The journey so far: Fahad Awadh, co-founder, YYTZ Agro-Processing

Fahad Awadh giving a dinner speech on “Enhancing Youth Economic Participation and Entrepreneurship in Agriculture”.

Fahad Awadh is co-founder of YYTZ Agro-Processing, a Tanzania-based cashew production company that focuses on exporting high-quality nuts.

1. Tell us about one of the toughest situations you’ve found yourself in as a business owner.

I have faced many challenges on my entrepreneurial journey. My modus operandi for dealing with setbacks and challenges can be summed up by this quote from Marcus Aurelius: “Our actions may be impeded… but there can be no impeding our intentions or dispositions. Because we can accommodate and adapt.

“The mind adapts and converts to its own purposes the obstacle to our acting. The impediment to action advances action. What stands in the way becomes the way.”

I am an avid reader of Stoic philosophy and the work of Seneca. Stoicism is a great operating system for the entrepreneur as it teaches you to see opportunity in your setbacks and focus your energies on moving through rather than feeling paralysed by dwelling on the circumstances.

It is the undying belief in your vision and your goal that will always push you through any obstacles that arise. On the entrepreneurial journey, you must expect setbacks and challenges. By knowing this, you will be prepared to always find a way through. Each of these obstacles is an opportunity to practise some virtue and improve your condition as a result.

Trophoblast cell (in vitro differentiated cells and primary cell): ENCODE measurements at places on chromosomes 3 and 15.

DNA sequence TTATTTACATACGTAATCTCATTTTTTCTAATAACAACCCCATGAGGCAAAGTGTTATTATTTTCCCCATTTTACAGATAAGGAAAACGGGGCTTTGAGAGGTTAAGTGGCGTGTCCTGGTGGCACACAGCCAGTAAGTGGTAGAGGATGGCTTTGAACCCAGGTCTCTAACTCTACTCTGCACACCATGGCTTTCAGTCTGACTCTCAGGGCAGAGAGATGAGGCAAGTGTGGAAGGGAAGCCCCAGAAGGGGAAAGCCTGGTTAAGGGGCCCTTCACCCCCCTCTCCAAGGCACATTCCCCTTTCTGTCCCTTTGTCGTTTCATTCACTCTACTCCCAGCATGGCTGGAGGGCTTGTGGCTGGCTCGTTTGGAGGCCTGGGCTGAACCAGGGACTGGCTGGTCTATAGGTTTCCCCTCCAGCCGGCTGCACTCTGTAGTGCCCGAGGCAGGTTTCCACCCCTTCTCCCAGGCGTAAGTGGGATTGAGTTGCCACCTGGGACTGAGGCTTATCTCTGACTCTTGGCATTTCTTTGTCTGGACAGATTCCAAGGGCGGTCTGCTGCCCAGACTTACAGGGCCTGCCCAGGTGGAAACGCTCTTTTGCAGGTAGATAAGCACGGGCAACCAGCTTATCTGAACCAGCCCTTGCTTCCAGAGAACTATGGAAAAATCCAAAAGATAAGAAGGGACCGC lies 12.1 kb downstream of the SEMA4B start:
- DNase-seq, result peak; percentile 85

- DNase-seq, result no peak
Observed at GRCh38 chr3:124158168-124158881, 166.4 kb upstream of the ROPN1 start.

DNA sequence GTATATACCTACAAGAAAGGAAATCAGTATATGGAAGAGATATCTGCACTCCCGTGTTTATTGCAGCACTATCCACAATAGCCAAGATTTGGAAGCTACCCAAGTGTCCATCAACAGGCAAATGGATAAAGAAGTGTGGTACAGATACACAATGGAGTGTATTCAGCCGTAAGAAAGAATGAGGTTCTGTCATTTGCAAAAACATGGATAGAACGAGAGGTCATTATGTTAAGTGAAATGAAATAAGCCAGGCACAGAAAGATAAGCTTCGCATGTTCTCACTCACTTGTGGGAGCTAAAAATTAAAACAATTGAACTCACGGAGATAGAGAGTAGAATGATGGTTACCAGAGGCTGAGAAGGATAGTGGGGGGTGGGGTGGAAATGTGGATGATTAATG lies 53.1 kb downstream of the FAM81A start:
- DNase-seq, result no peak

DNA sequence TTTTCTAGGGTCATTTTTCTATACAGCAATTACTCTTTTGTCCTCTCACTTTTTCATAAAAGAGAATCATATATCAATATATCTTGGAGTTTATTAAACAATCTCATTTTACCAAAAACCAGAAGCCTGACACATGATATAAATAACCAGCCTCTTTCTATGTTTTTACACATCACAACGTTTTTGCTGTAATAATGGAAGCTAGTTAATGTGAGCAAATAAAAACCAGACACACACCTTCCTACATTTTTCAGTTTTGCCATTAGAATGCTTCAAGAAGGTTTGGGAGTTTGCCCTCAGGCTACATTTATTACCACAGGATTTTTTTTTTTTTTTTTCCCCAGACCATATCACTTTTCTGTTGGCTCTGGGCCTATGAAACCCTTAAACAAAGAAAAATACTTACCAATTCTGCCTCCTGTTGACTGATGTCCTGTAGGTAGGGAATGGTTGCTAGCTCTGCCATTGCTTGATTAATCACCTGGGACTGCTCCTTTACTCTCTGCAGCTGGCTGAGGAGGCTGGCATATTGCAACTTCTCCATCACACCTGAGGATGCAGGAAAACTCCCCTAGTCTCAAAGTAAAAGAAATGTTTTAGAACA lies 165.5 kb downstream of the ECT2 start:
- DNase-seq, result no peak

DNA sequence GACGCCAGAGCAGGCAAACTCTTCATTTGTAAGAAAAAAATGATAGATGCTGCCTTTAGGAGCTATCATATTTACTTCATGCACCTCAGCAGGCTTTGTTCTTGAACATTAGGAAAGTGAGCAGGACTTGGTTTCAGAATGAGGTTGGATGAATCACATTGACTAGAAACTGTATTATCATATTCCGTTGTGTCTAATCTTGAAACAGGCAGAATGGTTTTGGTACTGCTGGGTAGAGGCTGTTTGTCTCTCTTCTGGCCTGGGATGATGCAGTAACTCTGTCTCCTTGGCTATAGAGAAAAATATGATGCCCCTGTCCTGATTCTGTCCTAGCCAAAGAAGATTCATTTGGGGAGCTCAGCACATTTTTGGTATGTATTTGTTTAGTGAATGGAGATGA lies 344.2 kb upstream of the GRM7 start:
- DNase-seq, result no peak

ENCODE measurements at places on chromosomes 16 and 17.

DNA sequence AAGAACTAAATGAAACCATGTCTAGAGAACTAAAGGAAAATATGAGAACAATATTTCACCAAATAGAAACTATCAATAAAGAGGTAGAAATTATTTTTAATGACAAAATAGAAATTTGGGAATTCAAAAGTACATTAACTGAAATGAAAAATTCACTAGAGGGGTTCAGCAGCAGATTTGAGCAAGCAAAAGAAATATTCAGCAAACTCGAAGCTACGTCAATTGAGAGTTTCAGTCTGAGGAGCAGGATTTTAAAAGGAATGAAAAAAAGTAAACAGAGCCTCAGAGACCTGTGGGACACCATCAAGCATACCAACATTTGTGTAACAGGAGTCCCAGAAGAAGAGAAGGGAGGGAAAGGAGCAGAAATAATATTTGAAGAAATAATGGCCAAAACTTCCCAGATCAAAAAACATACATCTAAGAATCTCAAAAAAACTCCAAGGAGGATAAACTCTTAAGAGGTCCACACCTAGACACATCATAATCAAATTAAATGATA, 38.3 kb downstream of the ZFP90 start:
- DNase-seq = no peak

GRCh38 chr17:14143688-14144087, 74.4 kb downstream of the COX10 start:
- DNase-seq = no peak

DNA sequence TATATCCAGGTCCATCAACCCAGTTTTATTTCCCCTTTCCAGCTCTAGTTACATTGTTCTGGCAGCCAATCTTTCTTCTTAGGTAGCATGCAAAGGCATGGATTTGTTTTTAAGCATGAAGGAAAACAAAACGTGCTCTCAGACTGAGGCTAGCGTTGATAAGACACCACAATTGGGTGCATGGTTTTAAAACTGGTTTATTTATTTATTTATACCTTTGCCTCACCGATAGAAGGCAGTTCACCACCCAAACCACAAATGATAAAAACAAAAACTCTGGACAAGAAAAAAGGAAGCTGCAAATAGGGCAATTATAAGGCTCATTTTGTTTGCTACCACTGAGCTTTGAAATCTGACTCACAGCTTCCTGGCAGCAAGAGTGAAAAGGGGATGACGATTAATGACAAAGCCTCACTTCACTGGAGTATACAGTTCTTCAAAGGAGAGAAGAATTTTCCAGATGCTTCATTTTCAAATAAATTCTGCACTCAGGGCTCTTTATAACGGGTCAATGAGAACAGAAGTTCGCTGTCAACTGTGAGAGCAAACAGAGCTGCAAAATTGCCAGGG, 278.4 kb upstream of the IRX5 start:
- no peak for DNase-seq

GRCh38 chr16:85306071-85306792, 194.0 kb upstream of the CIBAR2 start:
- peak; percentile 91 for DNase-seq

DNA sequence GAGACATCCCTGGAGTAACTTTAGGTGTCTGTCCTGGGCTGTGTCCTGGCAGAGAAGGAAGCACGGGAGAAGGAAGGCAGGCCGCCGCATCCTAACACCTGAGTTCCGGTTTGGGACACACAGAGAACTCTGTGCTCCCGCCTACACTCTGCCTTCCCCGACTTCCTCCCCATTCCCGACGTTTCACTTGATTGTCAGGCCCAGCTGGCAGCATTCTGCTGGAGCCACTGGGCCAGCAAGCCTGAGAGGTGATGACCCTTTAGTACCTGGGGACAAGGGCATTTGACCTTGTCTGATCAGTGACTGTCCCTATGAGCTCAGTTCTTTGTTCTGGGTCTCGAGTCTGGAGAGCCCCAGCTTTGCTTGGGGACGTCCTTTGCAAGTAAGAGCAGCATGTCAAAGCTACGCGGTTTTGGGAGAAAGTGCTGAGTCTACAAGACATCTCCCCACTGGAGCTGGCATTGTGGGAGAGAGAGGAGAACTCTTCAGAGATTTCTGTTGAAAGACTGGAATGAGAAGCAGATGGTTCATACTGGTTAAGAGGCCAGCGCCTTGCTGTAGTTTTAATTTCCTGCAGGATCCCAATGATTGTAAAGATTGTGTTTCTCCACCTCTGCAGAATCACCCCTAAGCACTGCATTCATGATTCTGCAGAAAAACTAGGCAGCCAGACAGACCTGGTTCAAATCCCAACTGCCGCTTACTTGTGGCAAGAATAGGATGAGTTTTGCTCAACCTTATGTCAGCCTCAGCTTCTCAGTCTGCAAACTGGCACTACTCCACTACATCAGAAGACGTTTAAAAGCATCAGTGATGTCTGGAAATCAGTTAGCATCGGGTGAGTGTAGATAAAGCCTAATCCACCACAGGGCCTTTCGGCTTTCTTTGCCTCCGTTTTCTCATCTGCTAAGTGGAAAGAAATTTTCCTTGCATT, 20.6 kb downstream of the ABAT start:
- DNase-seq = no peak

Throughout history, great individuals are those able to transform weakness and setbacks into strength.

2. Which business achievement are you most proud of?

We have a farmer programme in Singida region, one of the poorest regions in Tanzania. We are empowering rural smallholder farmers to start growing cashews. We provide them with training on Good Agricultural Practices, agronomy advice and all the tools to ensure that they are successful.

We have taken a group of farmers for training at the Agricultural Research Institute. There they learned about cashew production, establishing a nursery, planting seedlings and disease control and prevention. By teaching these farmers how to fish, rather than giving them fish, we have supported them to establish a cashew nursery in their village.

The Cashewnut Board of Tanzania provided us with the best hybrid seeds. The government then buys the seedlings from the farmers; so they have now created their own business. This season, through this nursery, we will distribute 67,000 seedlings to farmers in this area.

Once the farmers begin harvesting we will build our second Cashew Farmer Processing Centre in this area. Farmers will have access to storage units and will be able to use semi-automatic shelling machines to add value to their own crop. We then purchase the semi-processed cashews from them at a higher price. We are helping farmers to participate in the value addition and, as a result, earn more income.

To join our programme we ask farmers to fill in a registration form, where we also ask for feedback. Some of the feedback we get from farmers is they want to join the programme because they feel they will be able to improve their lives and those of their children.

This is why we are in business.